While we haven’t always had the fancy electrified gizmos of today, our species has been trying to keep our teeth nice and clean for quite a long time. Evidence shows as far back as 3500-3000 BC the Babylonians and the Egyptians made a brush by fraying the end of a twig. Tombs of the ancient Egyptians have been found containing toothsticks and primitive tools made from twigs to brush their teeth alongside their owners. Many countries still use twigs from trees with antibacterial properties, such as cinnamon and neem.
Around 1600BC, the Chinese developed “chewing sticks” which were made from aromatic tree twigs to freshen breath.
In the 15th Century, the Chinese are believed to have invented the first natural bristle toothbrush made from the bristles from pigs' necks attached to a bone or bamboo handle. As for toothpaste, it’s been a long journey to the minty fresh chemical concoctions that we slather over our pearly whites today. When pastes for the purpose of tooth cleaning were first being invented, the ingredients were nothing short of nasty. People would use mixtures comprised of ash, burnt eggshells, crushed bones and all manner of gross stuff that you don’t want in your mouth. And you thought brushing your teeth nowadays was a chore!
But alas, the pig mouth cleaner was not a toothbrush yet. Twas not until Chinese Emperor Hongzhi refined the hog-made mouth cleaner, did it become an everyday tool.
The toothbrush would spread from Asia to Europe. In 1690, the first recorded use of the actual word "toothbrush". A man named Anthony Wood wrote in his autobiography that he had "bought a toothbrush" from another man. I say this is the first recorded use, but it's not a stretch to assume people were calling these devices "toothbrushes" a bit earlier, it's just Anthony's writing is the first time we see the actual word. So he gets credit.
In 1780, Englishman William Addis made the first mass-produced toothbrush. The design was adapted and often used with softer horsehairs or feathers which many Europeans preferred. Ten years earlier, while in prison, he felt the method for cleaning teeth there could be improved (it seems the chewsticks and animal hair brushes didn't make it to prison; they were still using rags with soot and such to clean teeth -- yuck!). So what he did was take a small animal bone, made some holes in it, tied some hair bristles he got from a guard through the holes, glued it all into place, and viola -- a toothbrush! It was easy to make, and it worked so well that upon release, he turned it into a business and became very wealthy (his company, which is now called Wisdom Toothbrushes, is still around today). The toothbrush he invented is very recognizable to us today.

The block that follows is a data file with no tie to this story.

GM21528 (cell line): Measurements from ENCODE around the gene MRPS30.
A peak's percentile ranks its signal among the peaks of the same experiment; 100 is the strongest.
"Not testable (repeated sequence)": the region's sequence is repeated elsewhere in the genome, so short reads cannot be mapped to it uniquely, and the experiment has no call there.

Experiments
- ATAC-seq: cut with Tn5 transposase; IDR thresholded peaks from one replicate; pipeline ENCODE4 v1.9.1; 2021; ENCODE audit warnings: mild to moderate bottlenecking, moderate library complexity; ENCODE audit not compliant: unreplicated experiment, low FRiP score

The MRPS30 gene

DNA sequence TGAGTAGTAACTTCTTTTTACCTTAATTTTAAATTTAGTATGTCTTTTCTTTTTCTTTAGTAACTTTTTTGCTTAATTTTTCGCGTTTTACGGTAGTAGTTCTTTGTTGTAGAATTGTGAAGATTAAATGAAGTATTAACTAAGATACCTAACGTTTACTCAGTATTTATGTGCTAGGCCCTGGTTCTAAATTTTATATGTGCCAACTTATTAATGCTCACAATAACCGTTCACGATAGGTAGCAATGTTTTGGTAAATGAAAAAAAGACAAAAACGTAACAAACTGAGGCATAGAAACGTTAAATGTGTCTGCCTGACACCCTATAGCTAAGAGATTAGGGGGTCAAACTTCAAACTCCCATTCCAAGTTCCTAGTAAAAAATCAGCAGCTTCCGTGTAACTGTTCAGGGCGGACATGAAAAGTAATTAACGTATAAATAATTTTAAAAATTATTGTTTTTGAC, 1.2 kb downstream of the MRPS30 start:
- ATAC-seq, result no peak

In 1857 H.N Wadsworth was granted the first U.S. patent for toothbrushes. Around 1885, mass-produced toothbrushes were the norm (the Florence Manufacturing Company was the first to sell them in boxes.
In 1937, Du Pont Laboratories invents nylon (we can credit a man named Wallace H Carothers with this.) It was only a matter of time before nylon bristles made their way to toothbrushes. Nylon obviously has quite an advantage over animal hair, even just from a perception sense.
And that's pretty much where we are today. Now we have some electric and sonic models, and shapes seem to be the big thing today (toothbrushes with circular bristles, toothbrushes bent like a dental mirror, toothbrushes with rows of bristles in different heights, etc.) But generally, we've been using the same thing since the 1930s. And we've been using the same overall design since the 1780s. And, taking it one step further, we've been using instruments for teeth cleaning for thousands of years.
So there you have it -- the history of the toothbrush. I hope you enjoyed our little journey through time.